“Forcing counter service restaurants to bear the brunt of increased employee costs and new workplace rules will mean higher prices for working families and will hamper thousands of local restaurants as they recover from the pandemic,” the statement continued. “With inflation at its highest point in 40 years, this is the worst possible time for legislators to consider passing a food tax onto working Californians.”

In a statement, Jot Condie, president and chief executive of the restaurant association, said California already has “one of the most rigorous worker protection and workplace safety structures in the country,” pointing out that there is no need to override the existing system with a new committee.

Michaela Mendelsohn, the owner of six El Pollo Loco locations in Los Angeles, has been a franchisee for nearly 35 years and a longtime advocate for LGBTQ+ workers’ rights, working with the state senate to pass legislation banning the harassment of LGBTQ+ individuals.

“I spent nine years as the franchise president of El Pollo Loco and also as a transgender businesswoman putting in quite a bit of work with the industry trying to support rights of transgender employees,” Mendelsohn said. “Workers’ rights are a very important thing to me.”

She went on to explain that California already has systems in place to take care of workplace safety, wage and benefit issues, pointing out that the state should be focusing on the enforcement of the protections already in place instead of “creating new layers of bureaucracy that are only going to get in the way of enforcing what is already the best laws in the country.”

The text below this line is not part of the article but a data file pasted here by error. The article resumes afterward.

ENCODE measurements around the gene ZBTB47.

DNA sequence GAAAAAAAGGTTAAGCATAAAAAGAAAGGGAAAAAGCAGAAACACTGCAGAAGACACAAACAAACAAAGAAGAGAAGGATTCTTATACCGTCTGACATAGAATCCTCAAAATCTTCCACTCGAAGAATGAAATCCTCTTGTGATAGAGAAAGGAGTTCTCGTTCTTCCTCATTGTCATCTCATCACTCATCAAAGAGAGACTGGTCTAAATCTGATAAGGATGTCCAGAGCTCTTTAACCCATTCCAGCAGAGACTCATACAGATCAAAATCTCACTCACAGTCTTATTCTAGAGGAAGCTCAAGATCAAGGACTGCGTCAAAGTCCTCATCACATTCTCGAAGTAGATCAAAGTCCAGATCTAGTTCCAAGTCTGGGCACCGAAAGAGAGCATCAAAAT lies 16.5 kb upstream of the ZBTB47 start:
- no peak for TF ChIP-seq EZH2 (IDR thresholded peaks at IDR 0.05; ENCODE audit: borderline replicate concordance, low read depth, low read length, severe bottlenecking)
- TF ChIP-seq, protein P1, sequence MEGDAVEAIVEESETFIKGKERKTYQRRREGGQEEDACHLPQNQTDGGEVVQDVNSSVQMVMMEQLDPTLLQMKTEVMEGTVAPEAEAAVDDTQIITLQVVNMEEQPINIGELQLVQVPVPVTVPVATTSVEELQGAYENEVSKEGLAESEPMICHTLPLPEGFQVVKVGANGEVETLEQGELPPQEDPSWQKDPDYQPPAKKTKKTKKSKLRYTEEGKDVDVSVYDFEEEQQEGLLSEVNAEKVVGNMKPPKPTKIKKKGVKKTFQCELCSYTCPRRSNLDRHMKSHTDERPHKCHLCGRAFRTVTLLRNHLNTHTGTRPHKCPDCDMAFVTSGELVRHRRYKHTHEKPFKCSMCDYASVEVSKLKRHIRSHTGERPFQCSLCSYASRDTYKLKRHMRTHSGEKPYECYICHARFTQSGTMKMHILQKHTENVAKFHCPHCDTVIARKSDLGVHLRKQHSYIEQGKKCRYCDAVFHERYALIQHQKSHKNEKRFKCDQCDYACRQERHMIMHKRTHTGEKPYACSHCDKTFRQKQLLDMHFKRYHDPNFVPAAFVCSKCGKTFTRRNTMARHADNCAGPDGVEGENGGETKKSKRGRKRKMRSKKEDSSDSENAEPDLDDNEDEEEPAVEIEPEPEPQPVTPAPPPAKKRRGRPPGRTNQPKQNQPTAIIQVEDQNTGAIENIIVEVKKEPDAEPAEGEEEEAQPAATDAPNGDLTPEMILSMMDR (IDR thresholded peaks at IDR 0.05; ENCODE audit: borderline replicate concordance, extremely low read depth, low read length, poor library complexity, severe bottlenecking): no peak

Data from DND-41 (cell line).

She also said not enough workers know about their rights in the first place and she hopes to one day see them be included in the onboarding training. “I want to support my workers’ rights, but not like this,” Mendelsohn added.
She said being in the food business today is extremely difficult and there is little room for profit.

“The profitability of our businesses and inability to fund growth has never been as difficult as it is now in the 35 years that I’ve been in the food business. This is the most that our profits have been squeezed,” Mendelsohn continued. “The reason for that being the high cost of food and the high cost of labor (because) the labor market is becoming much more difficult.”

Like Mendelsohn, Salisbury said the passing of FAST would be “devastating” for franchisees. He said he has seen multiple restaurants around him close and that too many people are uninformed about the economics of running a restaurant.
Salisbury’s family has been in the restaurant business for more than 100 years, but he said if the bill passes he will have to find a different line of work.

When asked for advice by people wanting to become a franchisee, Mendelsohn said they should wait.
“Now, if someone would come to me and ask me, ‘Should I become a franchisee in California?’ I would say ‘wait.’ Wait and see what happens on this bill because if it comes to fruition, it’s going to make being a franchisee a very unfavorable place to be.”